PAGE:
The One Hundred Club
John Shields, Republican, San Antonio, 42.
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Most legislators who land on the Worst list do so through ineptitude or blunder. John Shields is different: He actively auditioned for the role. He performed as if he had researched the bad old days and come up with a surefire course of action that the greenest freshman would know better than to try. Sleaze and spite will get you on the Worst list every time.
The sleaze: Shields put forth the single worst idea of the Seventy-fifth Legislature when he proposed changing the ethics rules to allow legislators to accept money for fact-finding trips during a session—a loophole that disreputable lobbyists could easily exploit to practice legalized bribery. Forewarned not to embarrass himself, he insisted on offering his amendment anyway. The rebuttal by House heavyweight Steve Wolens was target practice: “There are several things that are absolute. One of them is that you can’t take money during a session.” Shields was voted down by a margin of 130–2, one of the worst whippings in memory. Then it got worse: The only member to side with Shields changed his vote.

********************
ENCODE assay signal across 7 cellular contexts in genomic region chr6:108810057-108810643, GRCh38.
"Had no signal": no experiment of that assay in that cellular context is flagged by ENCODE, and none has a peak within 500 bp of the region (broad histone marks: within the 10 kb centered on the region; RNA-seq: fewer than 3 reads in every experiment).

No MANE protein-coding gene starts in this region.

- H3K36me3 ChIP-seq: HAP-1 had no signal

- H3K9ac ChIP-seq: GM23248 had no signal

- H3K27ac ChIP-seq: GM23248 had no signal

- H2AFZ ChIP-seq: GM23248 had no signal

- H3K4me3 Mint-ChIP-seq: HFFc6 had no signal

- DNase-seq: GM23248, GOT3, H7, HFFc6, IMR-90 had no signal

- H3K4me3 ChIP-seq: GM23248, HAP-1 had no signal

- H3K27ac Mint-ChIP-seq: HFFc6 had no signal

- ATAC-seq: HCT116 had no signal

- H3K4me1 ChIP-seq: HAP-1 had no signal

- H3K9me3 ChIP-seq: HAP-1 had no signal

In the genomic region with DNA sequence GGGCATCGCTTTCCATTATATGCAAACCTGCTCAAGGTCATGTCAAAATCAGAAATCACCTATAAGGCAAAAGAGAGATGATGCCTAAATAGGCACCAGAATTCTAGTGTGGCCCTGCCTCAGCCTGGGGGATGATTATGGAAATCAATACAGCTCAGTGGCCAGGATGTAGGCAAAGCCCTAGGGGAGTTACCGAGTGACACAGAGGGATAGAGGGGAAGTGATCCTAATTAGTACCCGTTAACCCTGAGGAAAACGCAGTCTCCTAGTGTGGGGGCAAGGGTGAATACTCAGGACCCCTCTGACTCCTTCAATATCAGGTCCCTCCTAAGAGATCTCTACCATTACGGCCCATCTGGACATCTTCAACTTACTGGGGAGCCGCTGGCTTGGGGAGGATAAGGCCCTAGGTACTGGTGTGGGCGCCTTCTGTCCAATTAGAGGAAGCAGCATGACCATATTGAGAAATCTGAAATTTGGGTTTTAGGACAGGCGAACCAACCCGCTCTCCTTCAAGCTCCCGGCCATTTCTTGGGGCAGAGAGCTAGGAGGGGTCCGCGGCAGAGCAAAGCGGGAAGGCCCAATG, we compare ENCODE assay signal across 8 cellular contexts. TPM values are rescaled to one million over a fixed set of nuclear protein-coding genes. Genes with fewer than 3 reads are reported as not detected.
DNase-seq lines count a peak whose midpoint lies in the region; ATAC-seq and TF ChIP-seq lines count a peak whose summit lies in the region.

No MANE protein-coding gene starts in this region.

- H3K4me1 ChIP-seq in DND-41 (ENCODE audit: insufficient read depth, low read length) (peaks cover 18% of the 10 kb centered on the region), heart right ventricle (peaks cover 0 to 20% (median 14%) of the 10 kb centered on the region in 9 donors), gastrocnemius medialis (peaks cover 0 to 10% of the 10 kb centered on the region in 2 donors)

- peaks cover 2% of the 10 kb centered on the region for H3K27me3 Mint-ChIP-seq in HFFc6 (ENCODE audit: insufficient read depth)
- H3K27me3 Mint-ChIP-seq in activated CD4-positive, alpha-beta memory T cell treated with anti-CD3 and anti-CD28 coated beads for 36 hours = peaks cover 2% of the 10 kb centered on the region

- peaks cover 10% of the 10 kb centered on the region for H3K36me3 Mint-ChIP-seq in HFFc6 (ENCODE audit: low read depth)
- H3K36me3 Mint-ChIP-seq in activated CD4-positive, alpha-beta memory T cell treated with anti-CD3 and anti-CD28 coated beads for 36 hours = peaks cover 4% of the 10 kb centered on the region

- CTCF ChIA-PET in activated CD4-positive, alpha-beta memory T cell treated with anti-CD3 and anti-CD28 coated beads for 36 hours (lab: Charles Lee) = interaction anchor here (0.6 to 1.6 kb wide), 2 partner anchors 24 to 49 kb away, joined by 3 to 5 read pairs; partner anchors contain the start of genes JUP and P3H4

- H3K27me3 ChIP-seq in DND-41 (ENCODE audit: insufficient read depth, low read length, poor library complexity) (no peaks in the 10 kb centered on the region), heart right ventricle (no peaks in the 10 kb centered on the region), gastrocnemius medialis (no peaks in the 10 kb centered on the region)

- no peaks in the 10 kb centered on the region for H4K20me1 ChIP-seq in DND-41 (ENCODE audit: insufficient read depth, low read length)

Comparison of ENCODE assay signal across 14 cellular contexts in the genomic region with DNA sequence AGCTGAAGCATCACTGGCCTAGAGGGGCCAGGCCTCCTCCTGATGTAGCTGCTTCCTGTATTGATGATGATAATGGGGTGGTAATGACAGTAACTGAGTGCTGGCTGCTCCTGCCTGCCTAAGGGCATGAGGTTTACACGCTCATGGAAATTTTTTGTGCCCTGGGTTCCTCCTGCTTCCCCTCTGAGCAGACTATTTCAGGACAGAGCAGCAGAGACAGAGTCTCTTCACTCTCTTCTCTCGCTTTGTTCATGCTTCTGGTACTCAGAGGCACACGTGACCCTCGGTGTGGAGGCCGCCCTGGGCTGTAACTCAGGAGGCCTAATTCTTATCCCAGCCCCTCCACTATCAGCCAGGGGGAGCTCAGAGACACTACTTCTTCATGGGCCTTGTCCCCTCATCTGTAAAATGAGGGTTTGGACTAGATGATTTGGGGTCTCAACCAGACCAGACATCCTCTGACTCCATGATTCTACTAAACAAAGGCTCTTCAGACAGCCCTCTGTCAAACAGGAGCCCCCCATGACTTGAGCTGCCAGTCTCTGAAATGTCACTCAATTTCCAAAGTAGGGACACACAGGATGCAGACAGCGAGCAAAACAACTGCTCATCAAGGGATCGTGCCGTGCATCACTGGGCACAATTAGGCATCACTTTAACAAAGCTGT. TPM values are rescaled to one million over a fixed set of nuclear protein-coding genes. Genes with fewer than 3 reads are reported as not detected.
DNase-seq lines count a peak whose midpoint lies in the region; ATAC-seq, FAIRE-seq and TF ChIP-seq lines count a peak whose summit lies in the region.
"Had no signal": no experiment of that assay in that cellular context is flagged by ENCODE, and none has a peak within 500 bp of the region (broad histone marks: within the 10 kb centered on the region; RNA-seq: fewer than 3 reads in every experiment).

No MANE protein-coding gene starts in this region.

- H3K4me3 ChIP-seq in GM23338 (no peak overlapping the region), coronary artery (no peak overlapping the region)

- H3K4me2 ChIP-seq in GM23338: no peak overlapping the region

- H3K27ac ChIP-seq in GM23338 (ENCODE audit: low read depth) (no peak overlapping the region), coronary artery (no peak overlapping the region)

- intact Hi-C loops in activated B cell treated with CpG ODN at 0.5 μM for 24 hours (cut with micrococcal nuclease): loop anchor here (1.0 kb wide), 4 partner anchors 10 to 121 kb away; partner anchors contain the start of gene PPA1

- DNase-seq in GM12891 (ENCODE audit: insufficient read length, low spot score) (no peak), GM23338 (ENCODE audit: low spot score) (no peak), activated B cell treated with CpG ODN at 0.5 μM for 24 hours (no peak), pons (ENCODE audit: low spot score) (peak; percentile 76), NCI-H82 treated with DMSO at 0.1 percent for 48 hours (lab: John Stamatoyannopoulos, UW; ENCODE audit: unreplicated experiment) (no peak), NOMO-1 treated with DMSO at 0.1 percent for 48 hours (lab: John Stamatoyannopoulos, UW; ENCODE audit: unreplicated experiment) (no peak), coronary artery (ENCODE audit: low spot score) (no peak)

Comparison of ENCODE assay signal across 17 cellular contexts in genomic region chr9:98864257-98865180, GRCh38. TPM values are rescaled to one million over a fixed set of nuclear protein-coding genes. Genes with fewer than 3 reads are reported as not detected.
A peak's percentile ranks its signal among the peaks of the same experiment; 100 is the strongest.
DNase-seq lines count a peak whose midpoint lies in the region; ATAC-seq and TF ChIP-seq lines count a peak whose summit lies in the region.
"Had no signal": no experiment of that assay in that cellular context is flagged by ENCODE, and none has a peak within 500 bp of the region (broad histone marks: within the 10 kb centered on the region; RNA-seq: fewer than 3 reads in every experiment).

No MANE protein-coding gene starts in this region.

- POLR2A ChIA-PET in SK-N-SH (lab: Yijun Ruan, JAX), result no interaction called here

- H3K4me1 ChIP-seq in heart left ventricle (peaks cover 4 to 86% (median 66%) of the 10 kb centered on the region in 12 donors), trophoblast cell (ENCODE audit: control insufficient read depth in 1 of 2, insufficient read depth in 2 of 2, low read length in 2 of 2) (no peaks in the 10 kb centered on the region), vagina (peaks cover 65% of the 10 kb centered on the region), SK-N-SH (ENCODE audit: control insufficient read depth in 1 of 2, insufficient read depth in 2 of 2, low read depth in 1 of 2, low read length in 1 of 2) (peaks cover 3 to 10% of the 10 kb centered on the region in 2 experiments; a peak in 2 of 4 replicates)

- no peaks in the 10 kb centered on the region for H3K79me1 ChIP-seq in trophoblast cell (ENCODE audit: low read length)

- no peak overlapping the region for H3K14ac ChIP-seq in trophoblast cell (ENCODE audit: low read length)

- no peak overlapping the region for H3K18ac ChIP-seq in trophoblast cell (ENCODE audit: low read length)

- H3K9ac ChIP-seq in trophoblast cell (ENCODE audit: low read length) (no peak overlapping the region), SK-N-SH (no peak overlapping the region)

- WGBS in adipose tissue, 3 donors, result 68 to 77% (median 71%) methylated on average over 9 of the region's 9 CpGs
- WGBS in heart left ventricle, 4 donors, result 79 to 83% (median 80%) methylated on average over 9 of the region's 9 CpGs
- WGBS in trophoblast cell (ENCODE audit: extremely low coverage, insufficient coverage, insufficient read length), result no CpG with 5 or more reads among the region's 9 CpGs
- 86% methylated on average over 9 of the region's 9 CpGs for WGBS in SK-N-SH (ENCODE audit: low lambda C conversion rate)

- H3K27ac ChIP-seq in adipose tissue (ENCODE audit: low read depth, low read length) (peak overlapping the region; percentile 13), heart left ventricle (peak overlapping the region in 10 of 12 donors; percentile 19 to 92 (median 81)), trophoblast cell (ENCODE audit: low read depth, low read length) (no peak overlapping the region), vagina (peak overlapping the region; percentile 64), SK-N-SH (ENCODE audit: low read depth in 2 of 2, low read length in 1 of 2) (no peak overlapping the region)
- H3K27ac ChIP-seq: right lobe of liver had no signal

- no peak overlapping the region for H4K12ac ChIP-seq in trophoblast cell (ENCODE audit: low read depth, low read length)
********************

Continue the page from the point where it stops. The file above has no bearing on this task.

The spite: As a ringleader of the dissident Republican faction known to all except themselves as the Shiites, he assailed apostate GOP colleagues who didn’t support his onslaught against the property tax–relief plan backed by Governor Bush. Shields had joined forces with liberal Democrats to win a preliminary vote against tax increases that would allow for bigger property-tax cuts, but he lost the final tally when some Democrats bolted. A few days later, during a routine session for passing uncontested legislation, he and a crony aired their discontent by asking hostile questions about a benign bill sponsored by a senior Republican who had sided with the governor.
During the property-tax debate, Shields paid another visit to the One Hundred Club, membership in which is earned by legislators whose proposals have had at least 100 votes (out of a possible 150) cast against them. A bizarre Shields amendment said that even if the tax-relief plan was approved by voters, it shouldn’t count unless the turnout was at least 25 percent. Welcome to the club. How about a convenient lifetime membership?